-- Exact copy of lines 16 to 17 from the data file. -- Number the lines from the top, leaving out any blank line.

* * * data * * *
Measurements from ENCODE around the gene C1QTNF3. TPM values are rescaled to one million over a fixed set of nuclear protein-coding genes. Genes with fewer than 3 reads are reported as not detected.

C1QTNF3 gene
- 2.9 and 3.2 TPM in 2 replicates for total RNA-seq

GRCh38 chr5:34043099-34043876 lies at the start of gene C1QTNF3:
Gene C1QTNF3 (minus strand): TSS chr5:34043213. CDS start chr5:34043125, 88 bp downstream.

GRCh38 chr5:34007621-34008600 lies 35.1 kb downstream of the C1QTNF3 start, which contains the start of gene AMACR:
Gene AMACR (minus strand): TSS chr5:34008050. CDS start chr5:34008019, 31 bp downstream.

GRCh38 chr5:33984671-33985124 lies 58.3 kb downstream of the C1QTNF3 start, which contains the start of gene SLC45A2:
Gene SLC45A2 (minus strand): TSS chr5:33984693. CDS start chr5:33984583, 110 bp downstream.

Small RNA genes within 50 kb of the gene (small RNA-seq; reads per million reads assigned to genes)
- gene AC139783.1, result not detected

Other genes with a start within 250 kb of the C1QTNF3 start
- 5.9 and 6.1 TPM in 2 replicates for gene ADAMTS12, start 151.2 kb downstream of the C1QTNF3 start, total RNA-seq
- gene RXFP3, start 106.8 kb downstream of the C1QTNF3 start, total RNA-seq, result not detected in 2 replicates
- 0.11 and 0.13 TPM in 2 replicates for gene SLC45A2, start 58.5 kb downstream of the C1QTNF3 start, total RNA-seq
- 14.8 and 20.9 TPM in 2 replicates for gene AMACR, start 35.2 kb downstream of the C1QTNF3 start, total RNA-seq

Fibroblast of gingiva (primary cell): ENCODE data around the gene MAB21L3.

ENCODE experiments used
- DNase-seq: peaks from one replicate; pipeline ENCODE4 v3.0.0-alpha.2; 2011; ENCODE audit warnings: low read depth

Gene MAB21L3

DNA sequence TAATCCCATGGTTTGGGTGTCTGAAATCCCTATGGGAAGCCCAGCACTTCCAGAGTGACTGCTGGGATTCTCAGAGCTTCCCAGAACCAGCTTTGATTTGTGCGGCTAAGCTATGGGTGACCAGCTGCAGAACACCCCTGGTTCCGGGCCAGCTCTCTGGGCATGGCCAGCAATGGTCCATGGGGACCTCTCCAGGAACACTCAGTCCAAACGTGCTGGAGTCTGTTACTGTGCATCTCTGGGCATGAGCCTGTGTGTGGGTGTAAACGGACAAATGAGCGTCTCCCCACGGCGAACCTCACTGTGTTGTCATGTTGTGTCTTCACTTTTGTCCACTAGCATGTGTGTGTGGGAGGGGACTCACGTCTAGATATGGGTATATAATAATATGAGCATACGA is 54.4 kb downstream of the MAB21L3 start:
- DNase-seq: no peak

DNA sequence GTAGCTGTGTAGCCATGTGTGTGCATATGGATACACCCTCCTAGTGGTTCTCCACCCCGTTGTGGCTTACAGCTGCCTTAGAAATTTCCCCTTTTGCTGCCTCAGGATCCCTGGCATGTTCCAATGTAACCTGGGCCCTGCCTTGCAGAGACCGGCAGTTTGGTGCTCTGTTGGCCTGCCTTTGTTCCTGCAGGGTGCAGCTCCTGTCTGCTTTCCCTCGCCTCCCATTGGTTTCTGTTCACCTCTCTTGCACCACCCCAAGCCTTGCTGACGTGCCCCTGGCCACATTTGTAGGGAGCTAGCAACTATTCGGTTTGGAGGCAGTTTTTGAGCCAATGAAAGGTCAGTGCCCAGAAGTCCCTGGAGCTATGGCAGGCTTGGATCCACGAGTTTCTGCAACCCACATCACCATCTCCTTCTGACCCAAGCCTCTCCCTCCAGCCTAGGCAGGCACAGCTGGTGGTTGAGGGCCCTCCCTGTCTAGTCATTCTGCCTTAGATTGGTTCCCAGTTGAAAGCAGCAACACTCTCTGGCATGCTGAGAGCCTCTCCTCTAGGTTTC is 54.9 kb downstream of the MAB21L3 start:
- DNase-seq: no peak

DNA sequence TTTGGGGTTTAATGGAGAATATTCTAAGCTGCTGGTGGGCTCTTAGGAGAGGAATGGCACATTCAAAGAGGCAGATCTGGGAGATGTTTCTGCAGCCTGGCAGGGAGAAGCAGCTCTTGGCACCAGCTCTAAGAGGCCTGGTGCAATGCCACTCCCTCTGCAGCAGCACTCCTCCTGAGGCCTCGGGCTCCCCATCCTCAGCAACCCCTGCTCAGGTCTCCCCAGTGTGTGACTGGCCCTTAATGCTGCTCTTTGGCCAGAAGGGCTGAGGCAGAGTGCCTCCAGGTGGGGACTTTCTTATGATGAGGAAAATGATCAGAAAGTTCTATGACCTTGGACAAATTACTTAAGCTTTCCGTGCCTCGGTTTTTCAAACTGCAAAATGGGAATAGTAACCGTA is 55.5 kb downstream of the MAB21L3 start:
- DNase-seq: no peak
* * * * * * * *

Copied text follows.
- 14.8 and 20.9 TPM in 2 replicates for gene AMACR, start 35.2 kb downstream of the C1QTNF3 start, total RNA-seq

Fibroblast of gingiva (primary cell): ENCODE data around the gene MAB21L3.